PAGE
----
The stroll into the centro historico was a short 20 minutes made pleasant by the narrow, green, manicured Victoria Park, with a slight jog over to the city wall and the sidewalks paved with small river stones turned on edge in herringbone and other more intricate patterns. We arrived at the puerta that leads to the Mezquita, a cathedral within a mosque built on top of a Visigoth church. The guidebook pictures give you no idea whatsoever of what you are going to experience. The famous double arches, their stripes of marble and brick seem to reach into infinity, the rather dark interior feels otherworldly the relatively low ceilings add to the mystery. Then you walk further into the center and the light begins to change, becomes brighter and brighter, the ceiling climbs from 30′ to 130′. The cathedral, smack in the middle of this forest of columns. It is truly a wow.

The way the building has been preserved shows the respect for all three of the religious sites that have shared the space over centuries.

Many of the remnants of the Visigoth church are displayed, including a section of the mosaic floor that you view through a section of glass floor as it sits well beneath the level of the current building. On top of the endless crucifixions, mournful faces of saints, Mary, and others, a special exhibit near the cathedral shows the martyrdom of a group of Jesuits in 16th century Japan. Seems Spanish Catholicism is especially soaked in violent imagery.

Nonetheless, we felt so lucky to see the Mezquita and walk this beautiful city. Had a great lunch, natch, in a typical Córdoba setting, a lovely restaurant that was built as if it were a 2-story patio, and feasted on fried anchovies, fried bacalau, and a typical dish of the city, an unctuous oxtail stew.  Una experiencia muy linda en una ciudad muy bella.

Portugal and Spain—the dogs

The first difference I noted, on the very first hour as we sat in an outdoor table for lunch with our Airbnb host, was the dogs.

We had seen the typical number of dogs in Portugal (no street dogs, however) and without exception they were pulling their owners down the street or lunging excitedly at other dogs. The few times I approached them I was jumped on, slobbered on, or both. We never saw a dog off leash.  And they were all so off putting that I failed to photograph any of them!

Barcelona dogs, we saw almost all mixed breed except for a notable number of dachshunds, are muy educados, very well behaved. Some pulled or barked at passing dogs, particularly when a dog was guarding his or her building by watching passers-by from a tiny balcony. But all–I think I noted maybe 2 exceptions–trot alongside their owners or sit politely behind while the owner is in conversation. We saw many dogs off leash, both walking alongside or directly behind their people or waiting silently, staring into a shop in order to keep track of their people. A young man crosses a small plaza, a dachshund scampering around, and as soon as the man stops at the curb the dog runs over, responds to a hand signal to wait, and then trots across at his heel.

Big dogs, huge dogs, little mixed breeds or chihuahuas, basically the same assortment in the states, all well behaved. From time to time we heard an owner correct the dog in a warning tone. No lunging, no pulling. Dogs were on trains (including the high speed train to Sevilla on which I am sitting), dogs sitting in outdoor cafes, dogs wearing the Spanish flag in the parade, even a dog gazing at the Roman columns. Los perros de Barcelona son muy educados.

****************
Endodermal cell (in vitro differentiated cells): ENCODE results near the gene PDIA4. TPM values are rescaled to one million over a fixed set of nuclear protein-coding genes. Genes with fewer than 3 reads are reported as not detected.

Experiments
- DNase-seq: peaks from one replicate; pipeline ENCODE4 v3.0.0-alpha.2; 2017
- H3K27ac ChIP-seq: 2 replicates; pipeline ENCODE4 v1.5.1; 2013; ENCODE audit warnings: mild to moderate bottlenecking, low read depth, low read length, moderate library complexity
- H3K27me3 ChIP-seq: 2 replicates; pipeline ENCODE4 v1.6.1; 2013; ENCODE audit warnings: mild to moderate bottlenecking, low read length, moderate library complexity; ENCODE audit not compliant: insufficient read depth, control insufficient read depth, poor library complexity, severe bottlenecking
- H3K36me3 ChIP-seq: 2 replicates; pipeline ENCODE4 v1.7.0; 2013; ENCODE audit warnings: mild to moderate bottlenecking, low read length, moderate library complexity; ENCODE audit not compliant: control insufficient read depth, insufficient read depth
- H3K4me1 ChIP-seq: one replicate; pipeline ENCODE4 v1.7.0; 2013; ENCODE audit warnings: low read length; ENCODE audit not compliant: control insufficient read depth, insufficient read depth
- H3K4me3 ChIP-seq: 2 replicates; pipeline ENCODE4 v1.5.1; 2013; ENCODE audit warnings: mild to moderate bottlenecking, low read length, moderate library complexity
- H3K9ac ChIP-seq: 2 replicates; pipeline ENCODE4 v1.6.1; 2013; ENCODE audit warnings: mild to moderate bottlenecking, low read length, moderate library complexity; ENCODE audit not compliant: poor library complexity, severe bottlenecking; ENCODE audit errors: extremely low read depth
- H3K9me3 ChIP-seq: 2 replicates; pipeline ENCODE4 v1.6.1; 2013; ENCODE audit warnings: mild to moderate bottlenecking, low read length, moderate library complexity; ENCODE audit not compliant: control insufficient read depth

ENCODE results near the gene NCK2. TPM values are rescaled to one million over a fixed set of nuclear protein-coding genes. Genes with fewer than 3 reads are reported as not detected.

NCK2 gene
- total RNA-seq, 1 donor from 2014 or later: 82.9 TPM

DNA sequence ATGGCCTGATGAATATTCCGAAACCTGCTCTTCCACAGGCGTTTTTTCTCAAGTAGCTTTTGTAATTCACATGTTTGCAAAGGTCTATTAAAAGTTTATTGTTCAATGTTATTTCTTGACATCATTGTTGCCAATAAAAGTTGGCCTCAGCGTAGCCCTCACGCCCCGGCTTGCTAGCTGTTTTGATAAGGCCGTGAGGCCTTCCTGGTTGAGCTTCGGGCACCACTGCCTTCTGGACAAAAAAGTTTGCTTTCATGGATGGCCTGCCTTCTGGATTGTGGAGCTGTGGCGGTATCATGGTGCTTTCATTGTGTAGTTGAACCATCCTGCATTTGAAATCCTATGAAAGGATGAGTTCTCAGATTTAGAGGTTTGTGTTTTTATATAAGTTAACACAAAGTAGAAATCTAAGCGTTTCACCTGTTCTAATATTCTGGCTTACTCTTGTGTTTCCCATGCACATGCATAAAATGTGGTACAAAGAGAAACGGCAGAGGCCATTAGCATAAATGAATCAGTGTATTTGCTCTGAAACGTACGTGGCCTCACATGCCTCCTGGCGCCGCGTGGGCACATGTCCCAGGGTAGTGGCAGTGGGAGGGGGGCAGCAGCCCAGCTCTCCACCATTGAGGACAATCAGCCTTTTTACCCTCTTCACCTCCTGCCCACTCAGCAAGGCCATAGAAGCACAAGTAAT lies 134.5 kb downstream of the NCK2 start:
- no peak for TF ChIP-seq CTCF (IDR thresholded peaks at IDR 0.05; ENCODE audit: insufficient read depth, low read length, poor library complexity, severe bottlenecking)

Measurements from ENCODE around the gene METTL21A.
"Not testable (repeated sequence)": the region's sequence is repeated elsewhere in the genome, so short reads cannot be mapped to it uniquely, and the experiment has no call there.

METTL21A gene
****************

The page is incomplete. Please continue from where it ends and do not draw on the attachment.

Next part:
Porto—Let’s Start With The Architecture

Walking through the city is visually entertaining…almost absurdly so.  The city’s building stock is a mix of the falling apart, the beautifully preserved, and obvious gentrification.  Our Airbnb apartment is sparkling new, formerly a printing business of some kind, reached by a broad refinished wood staircase and outfitted in Ikea or Ikea analog modern.  Directly across the narrow street is a renovation in progress—almost every block has such change underway.  Good time to be in the building trades!

One feature of the older buildings is the gigantic-human-figure on a large number of public or quasi-public buildings.  It is a tiny bit creepy…they loom over the population, sometimes posed to be peering down, sometimes crowning the roof.  A few of many:


Along with the gorgeous buildings there is an array of street art.  I snapped just a few…but don’t you love that cat?

The river winds between Porto and Gaia, with the iron bridge that allows pedestrians on both levels, walkers sharing with cars on the lower and the metro on the upper.  We walked to Gaia on the upper level, then wandered our way down to river level and crossed on the lower level back to Porto, climbing the long stairway from sidewalk, past both abandoned and occupied buildings wedged along and under the bridge, finally coming out into the city proper.  So glad it wasn’t hot!


People and vehicles seem to mesh rather well…cars, buses, and trucks always pause for walkers as in Lisbon and Evora, with a fair bit of jaywalking well tolerated.  Many of the streets are so narrow, with extremely narrow sidewalks (one person with a shopping bag wide) that it really couldn’t work any other way.

Of course Porto buildings often show off the gorgeousness tiles for which Portugal is famous, some of which are above.  When we arrived we scooted through the train station anxious to find our apartment, but returned to take it all in and snap a few pictures which do not do it justice.

I look forward to my next post…the food!  Have to go to dinner now.